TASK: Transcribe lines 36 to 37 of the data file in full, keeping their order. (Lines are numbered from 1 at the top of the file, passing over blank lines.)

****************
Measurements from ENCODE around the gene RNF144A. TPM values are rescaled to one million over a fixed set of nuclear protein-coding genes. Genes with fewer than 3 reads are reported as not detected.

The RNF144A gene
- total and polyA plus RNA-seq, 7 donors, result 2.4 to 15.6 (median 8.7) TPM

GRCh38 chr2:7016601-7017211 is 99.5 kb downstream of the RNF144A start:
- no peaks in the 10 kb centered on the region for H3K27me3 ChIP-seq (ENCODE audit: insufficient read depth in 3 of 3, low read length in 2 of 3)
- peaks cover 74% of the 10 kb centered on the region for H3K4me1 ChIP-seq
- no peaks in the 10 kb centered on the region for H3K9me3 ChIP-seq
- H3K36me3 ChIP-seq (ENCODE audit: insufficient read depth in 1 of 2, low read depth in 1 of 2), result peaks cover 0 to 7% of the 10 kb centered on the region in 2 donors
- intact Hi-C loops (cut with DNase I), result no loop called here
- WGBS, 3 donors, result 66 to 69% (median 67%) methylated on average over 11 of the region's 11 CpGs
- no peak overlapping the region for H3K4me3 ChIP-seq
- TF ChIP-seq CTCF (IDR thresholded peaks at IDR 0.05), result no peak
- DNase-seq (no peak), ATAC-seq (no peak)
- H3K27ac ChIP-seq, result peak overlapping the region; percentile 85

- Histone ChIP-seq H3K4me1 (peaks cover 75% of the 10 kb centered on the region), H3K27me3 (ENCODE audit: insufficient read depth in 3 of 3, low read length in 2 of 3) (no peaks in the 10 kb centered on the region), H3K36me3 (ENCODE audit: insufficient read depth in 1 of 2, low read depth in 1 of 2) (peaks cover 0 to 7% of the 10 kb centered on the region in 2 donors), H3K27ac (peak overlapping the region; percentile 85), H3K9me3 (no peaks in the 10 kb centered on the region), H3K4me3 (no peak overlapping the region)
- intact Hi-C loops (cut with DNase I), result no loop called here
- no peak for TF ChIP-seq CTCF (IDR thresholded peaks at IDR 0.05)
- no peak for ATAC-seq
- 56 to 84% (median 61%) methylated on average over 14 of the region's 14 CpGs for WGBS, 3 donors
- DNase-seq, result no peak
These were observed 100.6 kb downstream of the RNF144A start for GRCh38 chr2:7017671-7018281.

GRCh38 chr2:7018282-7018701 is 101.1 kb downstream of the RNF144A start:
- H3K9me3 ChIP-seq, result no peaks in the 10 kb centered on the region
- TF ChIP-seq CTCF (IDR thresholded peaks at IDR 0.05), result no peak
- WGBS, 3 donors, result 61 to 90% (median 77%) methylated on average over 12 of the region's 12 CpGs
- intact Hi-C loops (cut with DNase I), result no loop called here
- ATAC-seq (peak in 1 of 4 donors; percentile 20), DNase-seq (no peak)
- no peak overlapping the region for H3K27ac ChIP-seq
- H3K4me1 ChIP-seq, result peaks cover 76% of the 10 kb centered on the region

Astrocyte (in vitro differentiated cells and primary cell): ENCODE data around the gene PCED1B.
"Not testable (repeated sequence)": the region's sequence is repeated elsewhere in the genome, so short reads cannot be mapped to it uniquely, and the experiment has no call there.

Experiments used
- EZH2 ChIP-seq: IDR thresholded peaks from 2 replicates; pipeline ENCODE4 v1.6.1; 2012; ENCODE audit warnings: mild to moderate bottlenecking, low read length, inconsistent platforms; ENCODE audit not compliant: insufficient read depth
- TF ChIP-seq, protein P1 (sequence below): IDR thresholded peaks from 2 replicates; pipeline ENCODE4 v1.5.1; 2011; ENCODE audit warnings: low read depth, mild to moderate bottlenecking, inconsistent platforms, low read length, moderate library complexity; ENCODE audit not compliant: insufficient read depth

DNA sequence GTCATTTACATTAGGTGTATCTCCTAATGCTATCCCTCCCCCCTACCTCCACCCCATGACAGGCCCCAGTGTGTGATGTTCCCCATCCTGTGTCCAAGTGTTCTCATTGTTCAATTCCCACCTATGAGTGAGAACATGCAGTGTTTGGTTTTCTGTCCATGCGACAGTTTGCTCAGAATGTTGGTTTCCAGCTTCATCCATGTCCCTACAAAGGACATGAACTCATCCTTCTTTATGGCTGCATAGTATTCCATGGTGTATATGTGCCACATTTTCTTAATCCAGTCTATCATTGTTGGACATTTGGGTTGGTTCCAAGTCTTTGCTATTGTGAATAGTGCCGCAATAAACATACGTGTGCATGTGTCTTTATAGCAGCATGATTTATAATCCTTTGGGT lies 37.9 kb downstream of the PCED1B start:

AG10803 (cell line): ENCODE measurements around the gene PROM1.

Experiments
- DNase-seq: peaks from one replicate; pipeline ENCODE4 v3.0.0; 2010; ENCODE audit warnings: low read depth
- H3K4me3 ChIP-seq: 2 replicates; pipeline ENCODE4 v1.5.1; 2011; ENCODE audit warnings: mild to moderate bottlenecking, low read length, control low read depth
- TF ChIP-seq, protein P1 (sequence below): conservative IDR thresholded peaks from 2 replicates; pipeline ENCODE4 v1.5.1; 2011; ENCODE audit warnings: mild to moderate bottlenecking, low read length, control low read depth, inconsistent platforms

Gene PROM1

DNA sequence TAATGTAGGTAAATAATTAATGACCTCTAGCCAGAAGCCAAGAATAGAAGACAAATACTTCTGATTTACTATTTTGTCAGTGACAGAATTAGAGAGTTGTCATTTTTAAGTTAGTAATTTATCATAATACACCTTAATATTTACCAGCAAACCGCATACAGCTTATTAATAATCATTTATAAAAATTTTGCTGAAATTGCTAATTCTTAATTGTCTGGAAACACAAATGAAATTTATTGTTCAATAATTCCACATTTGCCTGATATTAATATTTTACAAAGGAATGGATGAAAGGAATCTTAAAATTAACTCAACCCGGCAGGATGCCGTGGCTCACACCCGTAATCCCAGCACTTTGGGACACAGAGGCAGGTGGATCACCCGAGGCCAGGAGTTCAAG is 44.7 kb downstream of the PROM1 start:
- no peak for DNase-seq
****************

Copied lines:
AG10803 (cell line): ENCODE measurements around the gene PROM1.

Experiments